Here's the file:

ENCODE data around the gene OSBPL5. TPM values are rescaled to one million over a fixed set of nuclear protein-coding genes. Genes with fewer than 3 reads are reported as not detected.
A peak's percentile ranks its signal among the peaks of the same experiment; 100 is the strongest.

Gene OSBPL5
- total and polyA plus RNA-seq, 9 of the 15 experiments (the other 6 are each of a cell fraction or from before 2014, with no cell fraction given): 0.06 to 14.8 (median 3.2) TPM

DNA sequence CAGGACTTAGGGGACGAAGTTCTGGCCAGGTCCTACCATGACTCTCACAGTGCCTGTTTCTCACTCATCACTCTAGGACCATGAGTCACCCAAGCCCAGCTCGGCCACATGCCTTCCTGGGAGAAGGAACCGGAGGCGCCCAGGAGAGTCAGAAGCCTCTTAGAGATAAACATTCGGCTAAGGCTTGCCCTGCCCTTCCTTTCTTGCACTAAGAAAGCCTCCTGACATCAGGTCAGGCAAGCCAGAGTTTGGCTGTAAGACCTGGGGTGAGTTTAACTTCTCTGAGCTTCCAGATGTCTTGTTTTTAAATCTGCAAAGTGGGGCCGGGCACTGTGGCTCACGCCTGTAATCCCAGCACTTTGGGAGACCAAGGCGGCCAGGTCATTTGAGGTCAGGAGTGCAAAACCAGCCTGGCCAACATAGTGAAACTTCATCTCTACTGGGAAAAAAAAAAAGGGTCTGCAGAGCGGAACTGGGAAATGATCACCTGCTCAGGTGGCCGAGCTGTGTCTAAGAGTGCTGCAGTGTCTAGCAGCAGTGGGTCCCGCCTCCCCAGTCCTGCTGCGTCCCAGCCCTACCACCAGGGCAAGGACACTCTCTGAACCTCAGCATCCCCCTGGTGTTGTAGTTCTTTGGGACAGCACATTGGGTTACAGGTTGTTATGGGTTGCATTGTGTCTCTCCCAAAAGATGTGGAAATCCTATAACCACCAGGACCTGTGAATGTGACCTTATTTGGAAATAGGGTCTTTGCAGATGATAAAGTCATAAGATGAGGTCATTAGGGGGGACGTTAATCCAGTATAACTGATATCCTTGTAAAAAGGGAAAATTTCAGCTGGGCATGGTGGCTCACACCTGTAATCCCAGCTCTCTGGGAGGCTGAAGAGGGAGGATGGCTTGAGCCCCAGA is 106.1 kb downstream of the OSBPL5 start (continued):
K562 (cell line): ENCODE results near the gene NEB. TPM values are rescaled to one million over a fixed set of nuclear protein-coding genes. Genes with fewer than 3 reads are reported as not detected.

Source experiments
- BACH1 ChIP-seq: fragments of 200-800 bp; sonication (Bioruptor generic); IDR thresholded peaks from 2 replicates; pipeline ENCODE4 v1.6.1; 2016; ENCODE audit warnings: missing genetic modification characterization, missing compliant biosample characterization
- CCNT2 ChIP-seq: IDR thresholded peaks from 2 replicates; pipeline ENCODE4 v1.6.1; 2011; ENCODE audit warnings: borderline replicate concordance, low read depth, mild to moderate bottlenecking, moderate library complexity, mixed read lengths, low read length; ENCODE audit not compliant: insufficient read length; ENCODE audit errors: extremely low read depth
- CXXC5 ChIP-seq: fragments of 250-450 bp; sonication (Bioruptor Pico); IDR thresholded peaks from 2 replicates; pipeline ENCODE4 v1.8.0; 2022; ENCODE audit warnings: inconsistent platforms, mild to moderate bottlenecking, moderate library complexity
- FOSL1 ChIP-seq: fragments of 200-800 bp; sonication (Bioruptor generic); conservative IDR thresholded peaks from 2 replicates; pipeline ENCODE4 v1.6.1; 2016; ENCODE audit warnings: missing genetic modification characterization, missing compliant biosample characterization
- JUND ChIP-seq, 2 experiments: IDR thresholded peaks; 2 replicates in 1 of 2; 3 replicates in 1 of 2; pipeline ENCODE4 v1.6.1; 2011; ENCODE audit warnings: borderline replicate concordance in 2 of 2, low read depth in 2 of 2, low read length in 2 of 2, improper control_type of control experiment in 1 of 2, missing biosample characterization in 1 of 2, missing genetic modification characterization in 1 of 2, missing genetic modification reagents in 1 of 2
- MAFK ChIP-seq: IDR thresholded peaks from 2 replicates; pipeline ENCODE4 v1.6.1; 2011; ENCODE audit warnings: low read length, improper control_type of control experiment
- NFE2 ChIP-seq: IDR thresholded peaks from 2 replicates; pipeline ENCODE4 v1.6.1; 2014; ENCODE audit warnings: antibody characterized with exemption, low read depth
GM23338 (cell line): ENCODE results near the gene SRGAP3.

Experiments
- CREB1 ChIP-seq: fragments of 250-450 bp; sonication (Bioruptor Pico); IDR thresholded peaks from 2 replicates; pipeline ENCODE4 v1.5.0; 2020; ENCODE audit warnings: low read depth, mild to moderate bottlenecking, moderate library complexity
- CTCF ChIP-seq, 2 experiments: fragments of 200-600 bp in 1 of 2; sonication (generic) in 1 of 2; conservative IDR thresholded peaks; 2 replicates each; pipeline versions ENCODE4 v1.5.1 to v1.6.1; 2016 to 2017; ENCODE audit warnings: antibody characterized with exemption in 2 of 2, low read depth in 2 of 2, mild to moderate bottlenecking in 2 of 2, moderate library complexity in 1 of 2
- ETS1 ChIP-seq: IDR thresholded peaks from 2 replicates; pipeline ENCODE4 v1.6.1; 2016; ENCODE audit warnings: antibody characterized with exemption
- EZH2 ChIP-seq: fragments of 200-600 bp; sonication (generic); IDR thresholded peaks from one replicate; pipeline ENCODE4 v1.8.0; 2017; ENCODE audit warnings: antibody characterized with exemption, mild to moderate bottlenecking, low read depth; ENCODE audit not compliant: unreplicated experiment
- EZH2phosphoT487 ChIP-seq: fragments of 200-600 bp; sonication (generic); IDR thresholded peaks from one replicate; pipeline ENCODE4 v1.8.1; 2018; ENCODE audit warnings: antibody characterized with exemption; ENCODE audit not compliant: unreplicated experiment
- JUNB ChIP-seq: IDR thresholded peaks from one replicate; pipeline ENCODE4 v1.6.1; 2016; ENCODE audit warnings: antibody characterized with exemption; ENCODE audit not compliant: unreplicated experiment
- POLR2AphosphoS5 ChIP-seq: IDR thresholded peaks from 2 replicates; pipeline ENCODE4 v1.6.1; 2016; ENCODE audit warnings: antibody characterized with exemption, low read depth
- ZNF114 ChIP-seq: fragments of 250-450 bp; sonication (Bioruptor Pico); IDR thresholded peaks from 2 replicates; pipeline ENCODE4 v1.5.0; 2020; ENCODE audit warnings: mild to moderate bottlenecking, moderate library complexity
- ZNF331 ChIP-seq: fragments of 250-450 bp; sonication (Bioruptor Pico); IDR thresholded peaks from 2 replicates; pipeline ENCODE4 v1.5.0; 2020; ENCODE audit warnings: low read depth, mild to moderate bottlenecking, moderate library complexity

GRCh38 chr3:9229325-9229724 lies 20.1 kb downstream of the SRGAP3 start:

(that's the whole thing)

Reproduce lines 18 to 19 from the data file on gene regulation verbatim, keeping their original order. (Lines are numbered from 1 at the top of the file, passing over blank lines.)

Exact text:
- CTCF ChIP-seq, 2 experiments: fragments of 200-600 bp in 1 of 2; sonication (generic) in 1 of 2; conservative IDR thresholded peaks; 2 replicates each; pipeline versions ENCODE4 v1.5.1 to v1.6.1; 2016 to 2017; ENCODE audit warnings: antibody characterized with exemption in 2 of 2, low read depth in 2 of 2, mild to moderate bottlenecking in 2 of 2, moderate library complexity in 1 of 2
- ETS1 ChIP-seq: IDR thresholded peaks from 2 replicates; pipeline ENCODE4 v1.6.1; 2016; ENCODE audit warnings: antibody characterized with exemption